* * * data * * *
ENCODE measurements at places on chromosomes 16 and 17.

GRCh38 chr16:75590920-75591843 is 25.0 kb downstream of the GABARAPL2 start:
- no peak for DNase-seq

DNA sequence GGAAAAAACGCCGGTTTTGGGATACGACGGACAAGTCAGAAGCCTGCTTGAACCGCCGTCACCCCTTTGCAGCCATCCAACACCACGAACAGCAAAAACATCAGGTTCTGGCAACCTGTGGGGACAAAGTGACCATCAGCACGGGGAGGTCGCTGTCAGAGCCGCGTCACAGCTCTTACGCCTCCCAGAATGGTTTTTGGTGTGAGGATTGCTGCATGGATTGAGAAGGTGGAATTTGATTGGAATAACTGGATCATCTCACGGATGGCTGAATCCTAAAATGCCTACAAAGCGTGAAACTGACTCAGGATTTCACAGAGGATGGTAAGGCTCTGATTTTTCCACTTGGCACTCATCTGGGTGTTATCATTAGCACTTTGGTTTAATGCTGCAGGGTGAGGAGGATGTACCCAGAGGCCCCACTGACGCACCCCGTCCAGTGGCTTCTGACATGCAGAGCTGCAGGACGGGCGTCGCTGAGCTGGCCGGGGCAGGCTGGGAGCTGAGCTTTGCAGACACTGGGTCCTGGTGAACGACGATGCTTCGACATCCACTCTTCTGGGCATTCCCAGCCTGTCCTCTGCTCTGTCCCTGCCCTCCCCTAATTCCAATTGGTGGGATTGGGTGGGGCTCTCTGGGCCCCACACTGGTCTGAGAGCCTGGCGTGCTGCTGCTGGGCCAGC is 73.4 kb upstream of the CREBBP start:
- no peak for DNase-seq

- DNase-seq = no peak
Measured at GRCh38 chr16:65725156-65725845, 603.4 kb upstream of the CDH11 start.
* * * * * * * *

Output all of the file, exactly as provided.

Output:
ENCODE measurements at places on chromosomes 16 and 17.

GRCh38 chr16:75590920-75591843 is 25.0 kb downstream of the GABARAPL2 start:
- no peak for DNase-seq

DNA sequence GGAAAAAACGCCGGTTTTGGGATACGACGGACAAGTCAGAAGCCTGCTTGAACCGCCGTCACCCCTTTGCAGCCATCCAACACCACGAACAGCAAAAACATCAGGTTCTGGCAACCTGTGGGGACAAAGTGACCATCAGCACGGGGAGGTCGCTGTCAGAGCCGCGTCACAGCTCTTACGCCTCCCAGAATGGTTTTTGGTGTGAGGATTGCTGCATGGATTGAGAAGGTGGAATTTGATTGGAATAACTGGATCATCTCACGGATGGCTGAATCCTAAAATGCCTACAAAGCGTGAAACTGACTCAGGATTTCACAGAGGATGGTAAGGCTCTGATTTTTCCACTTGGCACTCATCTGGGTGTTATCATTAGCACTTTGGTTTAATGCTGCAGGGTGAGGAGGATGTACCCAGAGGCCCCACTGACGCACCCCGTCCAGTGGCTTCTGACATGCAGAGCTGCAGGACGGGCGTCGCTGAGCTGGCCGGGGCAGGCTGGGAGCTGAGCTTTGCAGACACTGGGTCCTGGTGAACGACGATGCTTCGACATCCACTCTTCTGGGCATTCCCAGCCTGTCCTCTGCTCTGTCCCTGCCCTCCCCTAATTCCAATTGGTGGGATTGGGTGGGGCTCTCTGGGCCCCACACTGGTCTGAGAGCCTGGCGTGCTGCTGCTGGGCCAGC is 73.4 kb upstream of the CREBBP start:
- no peak for DNase-seq

- DNase-seq = no peak
Measured at GRCh38 chr16:65725156-65725845, 603.4 kb upstream of the CDH11 start.